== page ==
He argues 2D movies are better and will be better still when shot and projected at 48 fps instead of 24 fps. Okay. He then says that 3D adds nothing to the viewing experience. Hmmm.

Except that real life is, you know, in 3D.  And the author’s argument seems to be that life would be better if it were only in 2D.

Actually, his long winded argument boils down to ticket prices for bad 3D movies are too high so 3D will just be a short lived fad. Like talking pictures were once said to be a short lived fad, and then color movies were a short lived fad. Or not. Each time people said the new technology did not add much to the movie experience.

What I think he means to say is that most 3D movies so far – with some exceptions – have been made to exploit 3D as a gimmick and then charge way too much to see them.  The added costs for 3D are apparently about +10%, but they have charged far, far more than that to watch them.

A great tale, with great acting, and a great director, shot in 3D, will be more interesting than a 2D version of the same movie. But it comes down to how much they charge to see it.  The movie distributors and theaters have not yet figured out that the price to value ratio needs to be appropriate – and they are not there yet.

I think The Hobbit will be another amazing film from Peter Jackson and will inspire more interest in high quality 3D.

Heck, I plan to start building my two camera 3D rig this weekend (really).

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Panasonic Lumix GH-2 Firmware 1.1 update just released

Joint update service for Four Thirds lenses | Digital Camera | Digital AV | Consumer Products | Support | Panasonic Global.

Notably, the new firmware adds

  • Improved noise reduction for low light usage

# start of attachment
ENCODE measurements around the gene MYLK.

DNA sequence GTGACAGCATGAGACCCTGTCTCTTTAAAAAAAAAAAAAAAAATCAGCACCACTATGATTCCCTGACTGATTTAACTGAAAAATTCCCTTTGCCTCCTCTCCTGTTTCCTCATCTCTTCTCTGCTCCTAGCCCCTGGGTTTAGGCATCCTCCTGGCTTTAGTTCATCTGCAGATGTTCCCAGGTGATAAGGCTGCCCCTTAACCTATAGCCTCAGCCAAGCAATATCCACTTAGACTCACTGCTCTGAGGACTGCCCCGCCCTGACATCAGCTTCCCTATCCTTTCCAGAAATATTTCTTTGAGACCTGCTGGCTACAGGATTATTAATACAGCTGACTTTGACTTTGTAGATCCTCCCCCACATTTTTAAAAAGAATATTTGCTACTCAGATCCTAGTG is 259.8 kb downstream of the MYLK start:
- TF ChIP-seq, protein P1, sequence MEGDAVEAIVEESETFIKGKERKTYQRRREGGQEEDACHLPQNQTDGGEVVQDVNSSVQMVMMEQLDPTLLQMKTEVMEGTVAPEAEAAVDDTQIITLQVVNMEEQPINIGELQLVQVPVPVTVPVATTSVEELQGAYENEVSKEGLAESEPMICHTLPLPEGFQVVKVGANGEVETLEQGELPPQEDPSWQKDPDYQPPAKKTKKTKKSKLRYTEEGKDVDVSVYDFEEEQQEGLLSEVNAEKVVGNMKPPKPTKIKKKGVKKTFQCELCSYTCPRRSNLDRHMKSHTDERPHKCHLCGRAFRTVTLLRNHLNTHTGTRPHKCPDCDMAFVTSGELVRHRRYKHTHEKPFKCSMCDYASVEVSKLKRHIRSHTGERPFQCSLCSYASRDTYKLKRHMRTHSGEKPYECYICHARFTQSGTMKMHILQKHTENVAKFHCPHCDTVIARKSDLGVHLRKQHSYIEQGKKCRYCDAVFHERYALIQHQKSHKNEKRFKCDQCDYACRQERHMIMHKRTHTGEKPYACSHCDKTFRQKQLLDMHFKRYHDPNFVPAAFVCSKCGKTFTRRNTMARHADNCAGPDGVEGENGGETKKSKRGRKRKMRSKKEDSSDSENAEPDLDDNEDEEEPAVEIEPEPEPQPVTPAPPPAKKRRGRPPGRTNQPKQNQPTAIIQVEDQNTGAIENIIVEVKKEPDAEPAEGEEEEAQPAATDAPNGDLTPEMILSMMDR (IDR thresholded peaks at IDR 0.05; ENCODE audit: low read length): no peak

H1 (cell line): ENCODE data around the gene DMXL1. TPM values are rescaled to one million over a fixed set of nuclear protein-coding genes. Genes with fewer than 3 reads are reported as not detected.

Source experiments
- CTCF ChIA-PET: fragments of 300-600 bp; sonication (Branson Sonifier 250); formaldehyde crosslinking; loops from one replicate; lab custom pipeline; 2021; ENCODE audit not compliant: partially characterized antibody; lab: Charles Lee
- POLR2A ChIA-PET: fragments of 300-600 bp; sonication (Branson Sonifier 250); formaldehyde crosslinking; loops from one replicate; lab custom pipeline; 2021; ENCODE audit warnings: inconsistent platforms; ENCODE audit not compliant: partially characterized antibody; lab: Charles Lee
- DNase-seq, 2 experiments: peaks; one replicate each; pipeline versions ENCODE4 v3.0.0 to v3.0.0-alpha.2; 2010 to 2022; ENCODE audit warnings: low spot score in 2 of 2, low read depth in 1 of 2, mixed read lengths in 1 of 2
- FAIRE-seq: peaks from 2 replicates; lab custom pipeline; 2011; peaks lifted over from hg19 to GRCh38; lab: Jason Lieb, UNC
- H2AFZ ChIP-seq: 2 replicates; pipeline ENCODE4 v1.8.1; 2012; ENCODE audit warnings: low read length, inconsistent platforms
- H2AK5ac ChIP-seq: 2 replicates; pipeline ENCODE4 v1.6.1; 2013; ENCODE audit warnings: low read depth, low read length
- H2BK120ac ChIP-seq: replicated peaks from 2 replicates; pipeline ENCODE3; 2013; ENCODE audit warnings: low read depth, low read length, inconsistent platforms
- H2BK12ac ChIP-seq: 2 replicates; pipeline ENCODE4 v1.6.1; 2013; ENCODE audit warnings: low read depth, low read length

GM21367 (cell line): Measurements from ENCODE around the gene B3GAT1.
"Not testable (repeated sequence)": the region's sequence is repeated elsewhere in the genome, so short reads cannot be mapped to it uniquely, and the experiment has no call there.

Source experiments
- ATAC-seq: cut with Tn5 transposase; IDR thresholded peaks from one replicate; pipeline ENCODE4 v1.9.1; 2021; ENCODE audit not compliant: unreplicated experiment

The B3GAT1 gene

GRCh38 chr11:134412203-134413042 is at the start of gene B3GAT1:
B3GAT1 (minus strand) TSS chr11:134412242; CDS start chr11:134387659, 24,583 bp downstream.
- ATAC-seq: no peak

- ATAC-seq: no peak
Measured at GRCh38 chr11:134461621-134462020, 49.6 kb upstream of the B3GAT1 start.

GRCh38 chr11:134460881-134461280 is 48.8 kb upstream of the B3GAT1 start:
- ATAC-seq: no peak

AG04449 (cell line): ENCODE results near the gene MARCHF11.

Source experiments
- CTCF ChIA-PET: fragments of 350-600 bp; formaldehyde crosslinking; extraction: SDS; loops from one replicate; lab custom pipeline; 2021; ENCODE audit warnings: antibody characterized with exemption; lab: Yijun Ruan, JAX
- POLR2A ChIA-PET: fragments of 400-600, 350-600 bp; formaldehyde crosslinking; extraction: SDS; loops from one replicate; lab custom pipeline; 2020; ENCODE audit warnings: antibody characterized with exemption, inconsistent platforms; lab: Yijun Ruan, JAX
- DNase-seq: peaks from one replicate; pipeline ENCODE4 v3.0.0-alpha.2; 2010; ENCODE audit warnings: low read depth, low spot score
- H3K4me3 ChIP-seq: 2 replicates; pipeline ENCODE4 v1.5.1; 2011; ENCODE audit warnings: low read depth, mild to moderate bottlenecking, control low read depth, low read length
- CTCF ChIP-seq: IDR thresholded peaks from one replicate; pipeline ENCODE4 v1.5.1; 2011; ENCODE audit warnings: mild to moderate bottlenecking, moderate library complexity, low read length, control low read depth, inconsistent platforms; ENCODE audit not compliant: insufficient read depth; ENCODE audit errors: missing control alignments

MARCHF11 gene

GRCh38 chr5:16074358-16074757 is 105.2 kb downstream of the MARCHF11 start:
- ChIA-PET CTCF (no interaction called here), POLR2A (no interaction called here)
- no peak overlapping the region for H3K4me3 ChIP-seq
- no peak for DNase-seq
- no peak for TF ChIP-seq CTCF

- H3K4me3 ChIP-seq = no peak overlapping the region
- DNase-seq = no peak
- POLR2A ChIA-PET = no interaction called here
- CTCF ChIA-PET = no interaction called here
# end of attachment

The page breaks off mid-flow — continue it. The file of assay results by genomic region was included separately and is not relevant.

• Powered zoom lens features to work with the new X-Series lenses
  • 25p mode for PAL cameras
  • 30p mode for NTSC cameras
  • Improvements to auto focus
  • Improvements to burst mode

The better online discussion as to what the new firmware provides is likely to be here.

Noise reduction – I shot a test clip before and after, using 1080/24p video mode at ISO 2500. There is a noticeable improvement but noise is certainly visible – just guessing but it seems it could be as much as 40% to 50% less noise. It is possible that the noise improvement is better at ISO 3200; I believe 2500 is the highest the native image sensor goes to in video mode and 3200 is done through software signal processing. I think. I have not looked at the noise in terms of still images.

HBR – I previously wrote that I wasn’t sure what was happening here. My mistake. On PAL cameras, this is a new 25p mode and on NTSC cameras this is a new 30p mode. My mistake was that I had inadvertently rendered my new 30p video as a 24p mp4 file, which meant some frame blending had occurred. To correct what I wrote previously, the new HBR/1080/30p looks great!